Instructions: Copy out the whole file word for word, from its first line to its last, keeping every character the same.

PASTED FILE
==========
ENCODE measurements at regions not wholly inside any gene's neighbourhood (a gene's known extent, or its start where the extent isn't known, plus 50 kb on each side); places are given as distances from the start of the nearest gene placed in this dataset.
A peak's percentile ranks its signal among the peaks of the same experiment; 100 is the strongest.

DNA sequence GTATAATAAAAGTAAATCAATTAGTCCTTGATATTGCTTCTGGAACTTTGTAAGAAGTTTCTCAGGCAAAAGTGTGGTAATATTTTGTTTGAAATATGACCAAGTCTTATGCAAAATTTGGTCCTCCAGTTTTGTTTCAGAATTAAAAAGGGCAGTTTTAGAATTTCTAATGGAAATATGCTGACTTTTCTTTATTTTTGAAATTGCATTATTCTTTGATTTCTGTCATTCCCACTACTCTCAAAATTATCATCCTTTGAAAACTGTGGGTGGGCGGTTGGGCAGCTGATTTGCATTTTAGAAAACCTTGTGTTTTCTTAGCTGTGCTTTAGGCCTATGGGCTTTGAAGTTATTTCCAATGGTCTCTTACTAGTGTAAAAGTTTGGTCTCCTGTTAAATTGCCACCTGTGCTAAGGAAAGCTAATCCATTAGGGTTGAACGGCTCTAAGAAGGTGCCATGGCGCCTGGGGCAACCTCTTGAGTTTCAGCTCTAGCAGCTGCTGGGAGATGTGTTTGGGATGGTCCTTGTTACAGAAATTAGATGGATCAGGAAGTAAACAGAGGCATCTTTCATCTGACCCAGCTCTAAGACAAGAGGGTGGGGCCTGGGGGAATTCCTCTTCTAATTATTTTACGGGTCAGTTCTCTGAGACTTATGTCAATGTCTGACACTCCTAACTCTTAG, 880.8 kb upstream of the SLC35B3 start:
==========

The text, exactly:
ENCODE measurements at regions not wholly inside any gene's neighbourhood (a gene's known extent, or its start where the extent isn't known, plus 50 kb on each side); places are given as distances from the start of the nearest gene placed in this dataset.
A peak's percentile ranks its signal among the peaks of the same experiment; 100 is the strongest.

DNA sequence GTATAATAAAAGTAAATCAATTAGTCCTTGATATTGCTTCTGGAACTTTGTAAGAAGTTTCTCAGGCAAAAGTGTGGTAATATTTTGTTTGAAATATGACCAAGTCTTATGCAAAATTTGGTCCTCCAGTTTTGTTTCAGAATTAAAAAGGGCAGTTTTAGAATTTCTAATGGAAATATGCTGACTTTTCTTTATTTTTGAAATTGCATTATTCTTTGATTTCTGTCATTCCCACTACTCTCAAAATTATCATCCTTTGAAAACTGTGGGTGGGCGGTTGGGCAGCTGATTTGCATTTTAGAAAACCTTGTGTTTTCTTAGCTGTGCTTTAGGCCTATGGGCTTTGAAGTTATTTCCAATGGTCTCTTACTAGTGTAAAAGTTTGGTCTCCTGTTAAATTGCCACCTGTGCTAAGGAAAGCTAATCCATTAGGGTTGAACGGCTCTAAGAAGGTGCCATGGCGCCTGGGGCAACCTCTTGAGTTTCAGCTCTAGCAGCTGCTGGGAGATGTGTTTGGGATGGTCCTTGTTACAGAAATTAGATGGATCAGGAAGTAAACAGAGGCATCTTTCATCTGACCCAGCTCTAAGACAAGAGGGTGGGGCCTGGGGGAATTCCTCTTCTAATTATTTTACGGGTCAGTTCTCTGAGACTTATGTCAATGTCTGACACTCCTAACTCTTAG, 880.8 kb upstream of the SLC35B3 start: